Kaitlyn Johnson, Hilary Harwell, Michelle Hauck, Beth Marshea, Carlisle Webber, Cortney Radocaj,
for taking the time to critique these entries. And a shout out to the
brave authors whose work will be on the blog this week. You are
Entry 3: Vida Futura
Genre: Speculative Fiction
If you had the option to live again after dying, would you[BM1][CW1]? What if you couldn’t pick your name, your job, or even the memories you could keep[KJ1][CR1]? In Vida Futura, everyone has a second chance, but never a choice[MH1][CW2].
The story follows[KJ2][CW3] Miss Shenhao, a young woman who wakes up in an unfamiliar house, unsure of what country or even what year it is. She is told by her new Life Counselor that she died a month earlier in a train accident but has been deemed Fit and selected for Life Reassignment in Vida Futura[CR2][BM2].
Unable to prove[KJ3] otherwise[CR3][BM3], she begins her new life with a new job and new friends who have all found themselves in the same situation, each with their own gruesome death story. Unlike her peers, however, she secretly suffers from what the Counselors in Vida Futura call PEM (persistent expired memories), a defect where the memories of one’s previous life have not been fully wiped out and can lead to permanent termination if discovered[CW3].
After her boss, a fellow PEM sufferer, disappears, she soon finds herself navigating the unseen side of her small town in search of answers and a possible escape[BM4], leading her to a fox mask-wearing man who “collects and sells stories,”[BM5] a shop owner who promises her a ticket out if she can offer something irreplaceable, a waitress obsessed with memory-eating monsters that no one has ever seen, and the “happiness researchers” who say they can cure her PEM[KJ4][CR4][MH2]. As she draws closer to the truth of what Vida Futura is and why she has been brought here, she begins to question: in a world where memories can be erased, how do you know what is real and what isn't[CW4]?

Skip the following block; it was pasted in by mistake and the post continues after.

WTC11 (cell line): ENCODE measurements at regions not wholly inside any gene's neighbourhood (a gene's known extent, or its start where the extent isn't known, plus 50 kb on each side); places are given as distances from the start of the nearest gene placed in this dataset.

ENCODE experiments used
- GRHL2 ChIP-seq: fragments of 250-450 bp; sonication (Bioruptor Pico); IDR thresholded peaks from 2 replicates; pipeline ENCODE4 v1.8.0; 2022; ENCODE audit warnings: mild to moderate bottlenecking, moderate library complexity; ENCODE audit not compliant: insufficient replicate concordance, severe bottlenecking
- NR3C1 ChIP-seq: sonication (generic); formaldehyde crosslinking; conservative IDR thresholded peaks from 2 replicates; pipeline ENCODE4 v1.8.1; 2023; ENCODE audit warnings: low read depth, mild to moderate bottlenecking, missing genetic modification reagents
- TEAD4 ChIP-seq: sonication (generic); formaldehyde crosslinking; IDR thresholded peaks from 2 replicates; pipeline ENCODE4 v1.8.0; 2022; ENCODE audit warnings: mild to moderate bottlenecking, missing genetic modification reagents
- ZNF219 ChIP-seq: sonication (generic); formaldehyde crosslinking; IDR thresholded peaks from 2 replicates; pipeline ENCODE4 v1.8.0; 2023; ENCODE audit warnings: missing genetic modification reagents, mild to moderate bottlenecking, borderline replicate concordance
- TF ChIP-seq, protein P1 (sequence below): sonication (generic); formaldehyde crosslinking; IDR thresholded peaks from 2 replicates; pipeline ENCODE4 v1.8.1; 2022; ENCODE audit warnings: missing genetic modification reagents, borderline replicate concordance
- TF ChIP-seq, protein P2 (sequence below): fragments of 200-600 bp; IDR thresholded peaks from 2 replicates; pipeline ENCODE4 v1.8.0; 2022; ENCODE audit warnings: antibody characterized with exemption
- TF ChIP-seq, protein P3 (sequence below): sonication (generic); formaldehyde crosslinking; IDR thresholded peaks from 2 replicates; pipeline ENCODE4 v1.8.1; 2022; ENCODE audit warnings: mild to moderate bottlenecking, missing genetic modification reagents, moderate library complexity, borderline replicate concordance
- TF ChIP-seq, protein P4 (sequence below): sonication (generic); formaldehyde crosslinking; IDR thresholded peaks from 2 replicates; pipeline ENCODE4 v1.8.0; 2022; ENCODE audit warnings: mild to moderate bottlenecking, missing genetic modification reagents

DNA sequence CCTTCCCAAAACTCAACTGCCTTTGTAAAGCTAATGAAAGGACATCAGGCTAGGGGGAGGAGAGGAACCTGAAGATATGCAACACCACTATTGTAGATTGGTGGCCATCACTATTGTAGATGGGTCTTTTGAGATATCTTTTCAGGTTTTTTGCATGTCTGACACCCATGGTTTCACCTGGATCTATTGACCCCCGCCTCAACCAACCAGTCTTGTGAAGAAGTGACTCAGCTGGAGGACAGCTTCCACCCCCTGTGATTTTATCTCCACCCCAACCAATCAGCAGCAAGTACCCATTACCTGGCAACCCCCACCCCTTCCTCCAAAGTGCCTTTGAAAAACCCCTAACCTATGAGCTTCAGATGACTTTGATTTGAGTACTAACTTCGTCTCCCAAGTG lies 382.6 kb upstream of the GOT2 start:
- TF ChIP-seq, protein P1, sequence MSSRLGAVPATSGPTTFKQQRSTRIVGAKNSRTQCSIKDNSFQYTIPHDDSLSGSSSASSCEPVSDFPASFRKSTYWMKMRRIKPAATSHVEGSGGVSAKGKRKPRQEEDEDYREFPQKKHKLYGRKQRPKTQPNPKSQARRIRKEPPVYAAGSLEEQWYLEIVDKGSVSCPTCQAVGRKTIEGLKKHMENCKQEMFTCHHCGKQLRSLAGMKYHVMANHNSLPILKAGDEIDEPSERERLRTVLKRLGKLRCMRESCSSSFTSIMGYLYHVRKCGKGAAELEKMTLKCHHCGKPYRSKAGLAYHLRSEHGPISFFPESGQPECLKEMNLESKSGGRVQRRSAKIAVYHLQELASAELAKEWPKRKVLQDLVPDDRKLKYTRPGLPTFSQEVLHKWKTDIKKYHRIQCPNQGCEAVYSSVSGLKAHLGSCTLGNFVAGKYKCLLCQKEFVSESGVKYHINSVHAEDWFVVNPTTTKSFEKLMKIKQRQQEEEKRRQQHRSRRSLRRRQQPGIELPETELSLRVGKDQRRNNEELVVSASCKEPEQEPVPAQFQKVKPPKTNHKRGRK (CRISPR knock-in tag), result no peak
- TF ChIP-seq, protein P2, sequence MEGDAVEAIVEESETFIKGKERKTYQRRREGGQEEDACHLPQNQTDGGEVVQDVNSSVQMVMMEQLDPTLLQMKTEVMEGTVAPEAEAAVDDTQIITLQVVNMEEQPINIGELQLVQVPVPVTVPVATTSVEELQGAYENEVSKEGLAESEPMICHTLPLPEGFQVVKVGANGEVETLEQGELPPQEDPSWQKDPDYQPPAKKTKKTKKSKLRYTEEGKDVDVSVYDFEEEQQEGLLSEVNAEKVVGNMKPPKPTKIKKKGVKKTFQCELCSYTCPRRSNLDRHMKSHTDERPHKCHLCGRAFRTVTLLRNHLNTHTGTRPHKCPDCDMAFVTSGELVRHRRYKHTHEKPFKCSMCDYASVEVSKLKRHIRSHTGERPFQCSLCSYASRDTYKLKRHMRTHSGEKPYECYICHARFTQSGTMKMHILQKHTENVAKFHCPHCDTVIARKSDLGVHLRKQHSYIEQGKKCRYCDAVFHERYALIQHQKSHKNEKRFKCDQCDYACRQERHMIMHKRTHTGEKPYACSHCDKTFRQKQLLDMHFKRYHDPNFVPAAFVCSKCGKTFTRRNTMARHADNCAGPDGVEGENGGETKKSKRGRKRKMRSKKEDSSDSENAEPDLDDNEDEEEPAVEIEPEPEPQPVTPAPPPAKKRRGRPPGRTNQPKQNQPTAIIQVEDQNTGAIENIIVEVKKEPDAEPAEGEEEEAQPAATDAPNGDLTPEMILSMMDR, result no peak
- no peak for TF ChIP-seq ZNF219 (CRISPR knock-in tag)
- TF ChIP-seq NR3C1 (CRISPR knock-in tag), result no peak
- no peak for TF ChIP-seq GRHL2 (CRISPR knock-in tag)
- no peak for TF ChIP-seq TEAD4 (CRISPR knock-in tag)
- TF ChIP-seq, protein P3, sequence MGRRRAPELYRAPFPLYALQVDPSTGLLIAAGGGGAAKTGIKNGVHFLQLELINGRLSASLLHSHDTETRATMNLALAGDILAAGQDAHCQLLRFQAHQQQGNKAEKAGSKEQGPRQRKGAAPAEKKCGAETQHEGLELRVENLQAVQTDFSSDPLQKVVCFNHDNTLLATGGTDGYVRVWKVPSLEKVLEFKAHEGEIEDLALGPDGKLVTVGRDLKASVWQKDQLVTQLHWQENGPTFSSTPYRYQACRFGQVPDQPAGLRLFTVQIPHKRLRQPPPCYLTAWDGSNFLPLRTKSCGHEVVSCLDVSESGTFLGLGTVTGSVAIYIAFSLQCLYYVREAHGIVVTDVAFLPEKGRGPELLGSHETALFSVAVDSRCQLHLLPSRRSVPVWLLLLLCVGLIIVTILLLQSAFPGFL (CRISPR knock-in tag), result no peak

VIDA FUTURA is a 120,000 word[CW5] book[KJ5] of speculative fiction that would find its primary audience among Haruki Murakami and David Mitchell fans
—readers who love to get lost in everyday worlds that have been twisted by the surreal.[CW6]
Thank you for your consideration[CR5].
First 250 Words
I died on July 22nd, 2016.
My mother cried and cried, and then she just stopped talking altogether.
My father spent two hours searching forum posts on how to arrange an international corpse transport and last-minute funerals in New York. He then spent the next five hours marathoning through NHK videos about Japan from robot restaurants to the train suicide rates.
My brother had a beer in a bar he’d never been to. There, he went through our intermittent text messages throughout the years and then deleted my contact information from his phone.
They each coped in their own way,
The alpaca plush doll I’d given my mom my senior year of college sat on my old piano in the living room like a reminder that I had once been there playing for them, that I hadn’t been forgotten[CR6].
I woke up on August 22nd, 2016[MH3].
But[BM7] it wasn’t in my bed in Queens. Or huddled in my futon in a cramped apartment in Tokyo. I was in a small, single room cabin, sitting at a square oak table. There was a window facing an endless green field like the one from Sound of Music. In the distance were snow-peaked mountains and the computer blue of a massive lake[CW8].
This was Vida Futura. Or at least that’s what it said on the welcome pamphlet on the table. In a cream-colored envelope was a ‘REASSIGNMENT CARD’ with an awful photo of me I didn’t remember taking[KJ6][CR7][BM8][MH4].
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